Coastal Processes, Hazards, and Society

Greater New Orleans


Greater New Orleans

The city of New Orleans' expansion was partially driven by the need for space (to expand) and the unavailability of sufficient space above sea level. Driven partially by flood protection measures due to the Mississippi River and Tributaries Project, the city expanded into the former back-swamp north of its original footprint. Small-scale levees, termed drainage levees, were constructed on the South shore of Lake Pontchartrain and drainage canals were dredged so that floodwaters could be conveyed out to the lake. To facilitate drainage from an area that is shaped like a bowl (recall Digital Elevation map earlier), an elaborate system of pumping stations, in conjunction with the levees, had to be built. Despite these improvements, the city was still frequently flooded by hurricane-induced storm surge, including major floods in 1947 and 1965. These events, and particularly Hurricane Betsy in 1965, resulted in the inception of another federal project, where the Lake Pontchartrain levees were raised to the current elevation. But the lack of space to construct strong earthen levees, such as those that line up the Mississippi River banks, called for a hybrid construction method. This included the addition of sheet pile walls added atop the existing drainage canal levees, forming the foundation for the concrete floodwalls. These structures failed catastrophically during Hurricane Katrina. The figure below gives a typical cross-section of the city, stretching from the river on the left to the lake on the right.

Large surrounding levees, smaller internal levees - see caption for more.
Levees in the greater New Orleans area and failures during Katrina. Learn about the largest pump station in New Orleans.
Credit: Independent Levee Investigation Team, 2006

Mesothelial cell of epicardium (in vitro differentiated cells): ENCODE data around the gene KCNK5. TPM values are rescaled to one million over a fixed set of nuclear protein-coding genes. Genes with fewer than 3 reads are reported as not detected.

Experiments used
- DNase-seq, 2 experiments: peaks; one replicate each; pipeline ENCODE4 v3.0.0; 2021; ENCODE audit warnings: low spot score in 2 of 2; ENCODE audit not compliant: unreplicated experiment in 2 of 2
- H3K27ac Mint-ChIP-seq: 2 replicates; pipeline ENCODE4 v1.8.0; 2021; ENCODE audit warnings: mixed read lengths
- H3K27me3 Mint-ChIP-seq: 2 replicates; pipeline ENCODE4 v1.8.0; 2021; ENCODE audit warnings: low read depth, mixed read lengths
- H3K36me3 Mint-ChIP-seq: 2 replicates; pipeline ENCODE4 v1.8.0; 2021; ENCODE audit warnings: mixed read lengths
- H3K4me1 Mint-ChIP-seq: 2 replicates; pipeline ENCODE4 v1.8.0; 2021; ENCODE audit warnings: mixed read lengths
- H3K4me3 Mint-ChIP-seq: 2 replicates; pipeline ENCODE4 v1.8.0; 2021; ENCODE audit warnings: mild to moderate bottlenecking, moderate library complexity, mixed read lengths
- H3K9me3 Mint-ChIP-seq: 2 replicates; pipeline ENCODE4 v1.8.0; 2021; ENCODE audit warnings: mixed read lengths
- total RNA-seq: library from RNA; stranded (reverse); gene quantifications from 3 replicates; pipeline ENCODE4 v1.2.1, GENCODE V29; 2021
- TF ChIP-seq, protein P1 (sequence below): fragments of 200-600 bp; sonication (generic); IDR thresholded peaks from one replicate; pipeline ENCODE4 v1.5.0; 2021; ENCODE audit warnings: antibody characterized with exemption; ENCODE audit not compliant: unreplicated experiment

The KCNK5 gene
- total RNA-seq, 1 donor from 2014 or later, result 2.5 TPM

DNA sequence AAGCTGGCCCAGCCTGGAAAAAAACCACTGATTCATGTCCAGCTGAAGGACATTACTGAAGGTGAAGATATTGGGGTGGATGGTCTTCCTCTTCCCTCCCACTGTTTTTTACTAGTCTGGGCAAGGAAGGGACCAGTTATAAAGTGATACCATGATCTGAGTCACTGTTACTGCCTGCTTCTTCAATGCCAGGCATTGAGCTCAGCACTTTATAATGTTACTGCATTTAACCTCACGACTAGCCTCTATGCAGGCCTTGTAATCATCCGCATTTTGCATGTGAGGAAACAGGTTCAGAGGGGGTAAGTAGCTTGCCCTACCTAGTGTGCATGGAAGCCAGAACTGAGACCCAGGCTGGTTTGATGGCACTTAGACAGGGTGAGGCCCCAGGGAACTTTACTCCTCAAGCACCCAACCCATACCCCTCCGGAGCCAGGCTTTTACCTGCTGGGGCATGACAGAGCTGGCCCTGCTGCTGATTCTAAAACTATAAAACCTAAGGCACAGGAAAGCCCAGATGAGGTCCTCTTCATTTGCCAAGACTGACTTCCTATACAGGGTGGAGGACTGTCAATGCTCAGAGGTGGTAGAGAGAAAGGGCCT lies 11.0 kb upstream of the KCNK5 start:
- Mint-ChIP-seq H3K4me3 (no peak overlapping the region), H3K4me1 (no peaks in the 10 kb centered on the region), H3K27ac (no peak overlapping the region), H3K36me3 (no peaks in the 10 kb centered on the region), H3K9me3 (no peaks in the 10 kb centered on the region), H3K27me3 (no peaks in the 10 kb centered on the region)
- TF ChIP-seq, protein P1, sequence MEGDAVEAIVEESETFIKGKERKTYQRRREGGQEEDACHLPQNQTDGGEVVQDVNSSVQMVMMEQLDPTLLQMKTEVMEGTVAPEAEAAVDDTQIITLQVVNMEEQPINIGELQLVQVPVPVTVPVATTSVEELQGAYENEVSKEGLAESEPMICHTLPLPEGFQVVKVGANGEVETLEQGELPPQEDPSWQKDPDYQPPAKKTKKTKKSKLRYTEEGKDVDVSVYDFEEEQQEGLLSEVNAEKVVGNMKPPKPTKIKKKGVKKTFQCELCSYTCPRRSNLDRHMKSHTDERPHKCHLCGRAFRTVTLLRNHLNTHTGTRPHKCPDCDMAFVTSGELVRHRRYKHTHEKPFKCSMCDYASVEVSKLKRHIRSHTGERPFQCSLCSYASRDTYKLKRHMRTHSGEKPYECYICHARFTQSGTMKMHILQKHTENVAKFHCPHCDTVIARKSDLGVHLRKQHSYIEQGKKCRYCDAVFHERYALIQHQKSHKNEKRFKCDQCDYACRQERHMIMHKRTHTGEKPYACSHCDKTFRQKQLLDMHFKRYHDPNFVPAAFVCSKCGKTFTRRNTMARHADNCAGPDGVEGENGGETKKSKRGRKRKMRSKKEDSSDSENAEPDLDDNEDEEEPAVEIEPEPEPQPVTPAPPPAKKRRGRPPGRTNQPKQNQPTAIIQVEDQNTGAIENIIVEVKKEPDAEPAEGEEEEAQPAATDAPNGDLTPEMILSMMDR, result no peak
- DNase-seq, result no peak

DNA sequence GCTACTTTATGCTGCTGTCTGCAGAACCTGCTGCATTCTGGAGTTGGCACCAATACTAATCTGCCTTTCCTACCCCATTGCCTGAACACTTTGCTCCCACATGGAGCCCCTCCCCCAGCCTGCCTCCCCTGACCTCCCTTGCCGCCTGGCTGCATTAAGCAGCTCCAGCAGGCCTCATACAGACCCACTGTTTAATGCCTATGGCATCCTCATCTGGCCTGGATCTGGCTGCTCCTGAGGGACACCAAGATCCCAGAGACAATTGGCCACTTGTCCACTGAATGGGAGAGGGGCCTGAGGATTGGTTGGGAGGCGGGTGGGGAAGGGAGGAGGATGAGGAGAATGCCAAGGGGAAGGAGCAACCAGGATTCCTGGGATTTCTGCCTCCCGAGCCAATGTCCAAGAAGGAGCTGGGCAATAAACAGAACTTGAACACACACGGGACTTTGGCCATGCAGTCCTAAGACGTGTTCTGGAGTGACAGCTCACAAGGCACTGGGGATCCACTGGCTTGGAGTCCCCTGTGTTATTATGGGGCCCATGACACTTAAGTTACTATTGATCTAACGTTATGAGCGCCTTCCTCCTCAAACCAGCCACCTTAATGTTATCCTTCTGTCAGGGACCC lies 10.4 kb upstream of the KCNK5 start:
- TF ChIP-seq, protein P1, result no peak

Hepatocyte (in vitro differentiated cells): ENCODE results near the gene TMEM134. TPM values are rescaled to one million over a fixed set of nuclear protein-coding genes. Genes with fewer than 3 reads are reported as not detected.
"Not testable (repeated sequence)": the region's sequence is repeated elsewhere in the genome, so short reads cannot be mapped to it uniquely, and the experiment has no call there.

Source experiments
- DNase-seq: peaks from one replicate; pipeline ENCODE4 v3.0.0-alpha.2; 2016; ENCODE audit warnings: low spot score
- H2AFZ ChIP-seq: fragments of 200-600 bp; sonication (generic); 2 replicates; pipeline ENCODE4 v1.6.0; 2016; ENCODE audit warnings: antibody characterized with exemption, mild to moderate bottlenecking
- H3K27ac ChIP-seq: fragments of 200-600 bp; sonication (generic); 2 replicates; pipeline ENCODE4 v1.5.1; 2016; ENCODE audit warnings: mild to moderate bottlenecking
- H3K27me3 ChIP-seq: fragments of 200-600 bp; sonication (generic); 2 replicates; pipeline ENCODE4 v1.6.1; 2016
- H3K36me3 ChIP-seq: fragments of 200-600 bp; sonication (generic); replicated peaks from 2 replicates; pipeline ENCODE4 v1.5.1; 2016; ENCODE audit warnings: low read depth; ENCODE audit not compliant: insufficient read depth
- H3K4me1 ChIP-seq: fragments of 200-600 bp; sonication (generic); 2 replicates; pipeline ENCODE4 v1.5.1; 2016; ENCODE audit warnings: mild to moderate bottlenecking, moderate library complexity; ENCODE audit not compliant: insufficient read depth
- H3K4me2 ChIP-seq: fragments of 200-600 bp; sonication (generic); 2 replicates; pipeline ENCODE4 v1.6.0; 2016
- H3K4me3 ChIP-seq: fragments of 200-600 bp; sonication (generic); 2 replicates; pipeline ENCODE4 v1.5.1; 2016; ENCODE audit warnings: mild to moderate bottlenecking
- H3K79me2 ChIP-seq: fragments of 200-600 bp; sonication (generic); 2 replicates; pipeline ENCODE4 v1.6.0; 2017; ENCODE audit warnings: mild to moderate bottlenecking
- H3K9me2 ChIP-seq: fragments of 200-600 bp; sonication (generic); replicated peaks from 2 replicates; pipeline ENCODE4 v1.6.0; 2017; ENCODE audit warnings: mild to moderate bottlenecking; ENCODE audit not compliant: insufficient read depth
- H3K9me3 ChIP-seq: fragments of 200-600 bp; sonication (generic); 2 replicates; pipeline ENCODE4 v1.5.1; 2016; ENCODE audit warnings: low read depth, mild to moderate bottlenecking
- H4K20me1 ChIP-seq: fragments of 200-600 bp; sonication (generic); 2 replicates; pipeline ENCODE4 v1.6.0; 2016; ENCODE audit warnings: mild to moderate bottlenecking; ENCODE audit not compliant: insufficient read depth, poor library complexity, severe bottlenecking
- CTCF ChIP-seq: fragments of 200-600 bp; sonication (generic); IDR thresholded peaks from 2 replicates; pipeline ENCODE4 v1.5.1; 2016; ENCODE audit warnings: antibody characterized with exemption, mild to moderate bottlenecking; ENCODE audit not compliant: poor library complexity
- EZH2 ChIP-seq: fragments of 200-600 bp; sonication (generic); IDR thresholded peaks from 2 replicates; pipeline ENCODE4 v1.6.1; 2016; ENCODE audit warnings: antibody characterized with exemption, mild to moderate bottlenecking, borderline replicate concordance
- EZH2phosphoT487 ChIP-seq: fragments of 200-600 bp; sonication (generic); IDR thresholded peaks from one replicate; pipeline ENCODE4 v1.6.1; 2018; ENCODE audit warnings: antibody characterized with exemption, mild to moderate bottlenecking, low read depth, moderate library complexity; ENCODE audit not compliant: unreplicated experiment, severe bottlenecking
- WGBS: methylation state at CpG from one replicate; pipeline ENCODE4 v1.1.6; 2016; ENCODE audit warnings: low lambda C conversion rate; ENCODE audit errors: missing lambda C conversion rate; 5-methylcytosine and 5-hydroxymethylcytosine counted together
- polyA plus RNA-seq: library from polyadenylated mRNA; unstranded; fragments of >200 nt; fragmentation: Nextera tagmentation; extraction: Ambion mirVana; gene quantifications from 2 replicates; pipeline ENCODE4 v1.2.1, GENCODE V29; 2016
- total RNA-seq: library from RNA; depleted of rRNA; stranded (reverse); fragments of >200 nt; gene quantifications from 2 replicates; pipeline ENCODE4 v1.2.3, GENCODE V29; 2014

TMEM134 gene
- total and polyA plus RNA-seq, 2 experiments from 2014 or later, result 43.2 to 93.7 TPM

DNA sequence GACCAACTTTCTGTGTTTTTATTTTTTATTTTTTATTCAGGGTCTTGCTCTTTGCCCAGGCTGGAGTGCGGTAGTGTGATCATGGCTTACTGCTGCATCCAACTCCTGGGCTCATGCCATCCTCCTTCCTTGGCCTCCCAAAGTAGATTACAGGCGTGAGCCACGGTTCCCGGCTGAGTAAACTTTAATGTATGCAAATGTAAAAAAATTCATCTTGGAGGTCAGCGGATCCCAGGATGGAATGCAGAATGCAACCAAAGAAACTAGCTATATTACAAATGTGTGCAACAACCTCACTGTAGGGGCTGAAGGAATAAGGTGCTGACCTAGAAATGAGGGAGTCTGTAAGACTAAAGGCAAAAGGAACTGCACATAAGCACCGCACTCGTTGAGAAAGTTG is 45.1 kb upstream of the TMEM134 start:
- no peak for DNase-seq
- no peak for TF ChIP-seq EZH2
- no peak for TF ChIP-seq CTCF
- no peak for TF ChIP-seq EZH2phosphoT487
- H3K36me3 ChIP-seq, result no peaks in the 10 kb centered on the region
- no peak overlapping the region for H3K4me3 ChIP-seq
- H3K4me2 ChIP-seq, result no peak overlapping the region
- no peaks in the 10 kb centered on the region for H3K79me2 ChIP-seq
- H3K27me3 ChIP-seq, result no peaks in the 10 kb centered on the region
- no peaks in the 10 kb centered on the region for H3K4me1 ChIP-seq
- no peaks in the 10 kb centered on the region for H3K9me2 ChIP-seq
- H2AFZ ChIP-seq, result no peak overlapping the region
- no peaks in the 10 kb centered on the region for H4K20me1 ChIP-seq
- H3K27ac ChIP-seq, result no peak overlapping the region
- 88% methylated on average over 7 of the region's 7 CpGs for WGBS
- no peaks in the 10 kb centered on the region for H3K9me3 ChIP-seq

Was the catastrophic flooding from Hurricane Katrina due to false protection and unknown risk? To partially answer the above question, we examine city urbanization patterns with the city topography and flood depths from the widespread event that provided the only data point for flooding post-1965. Historically, and to accommodate the growing population of the city, settlement expanded from the crescent-shaped high ground that was organized along the natural levees of the Mississippi River into the former backswamp areas. This expansion would not have been possible without the development of cutting-edge pumping technologies coupled with an elaborate and challenging levee building construction. These technologies first enabled the swamps to be drained, promoted development to extend into these low areas, and helped keep the city drained during heavy rainfall. But, the modifications that took place post-1965 were proven to be the most vulnerable and were not really tested until decades later. While still not immune to flooding risks, areas above sea level in the original city plan were significantly less vulnerable and fared relatively well during Katrina. Recall the DEM at the beginning of the module, and now examine the figure below. From the figure to the left, it can be seen that New Orleans did not expand significantly into low-elevation areas until the late 19th century, exposing the population in the newly-settled areas to elevated flood risks. Up until this point, the settlement patterns of the city clearly followed smart building principles, where development was generally limited to the higher elevations of the natural levees and relic distributary ridges. False protection, afforded by the levees and an elaborate pumping system, produced peace of mind but without contingency or layered defense concept/approach, and resulted in catastrophic flooding when the levees failed.

Older areas flooded much less. See caption and above paragraph for more.
Historic expansion of the Greater New Orleans Area (left panels) compared to flooding depths resulting from levee failure during Hurricane Katrina in 2005 (right panel).
Credit: Left panel from Campanella 2007. Right panel, from the National Oceanic and Atmospheric Administration (NOAA)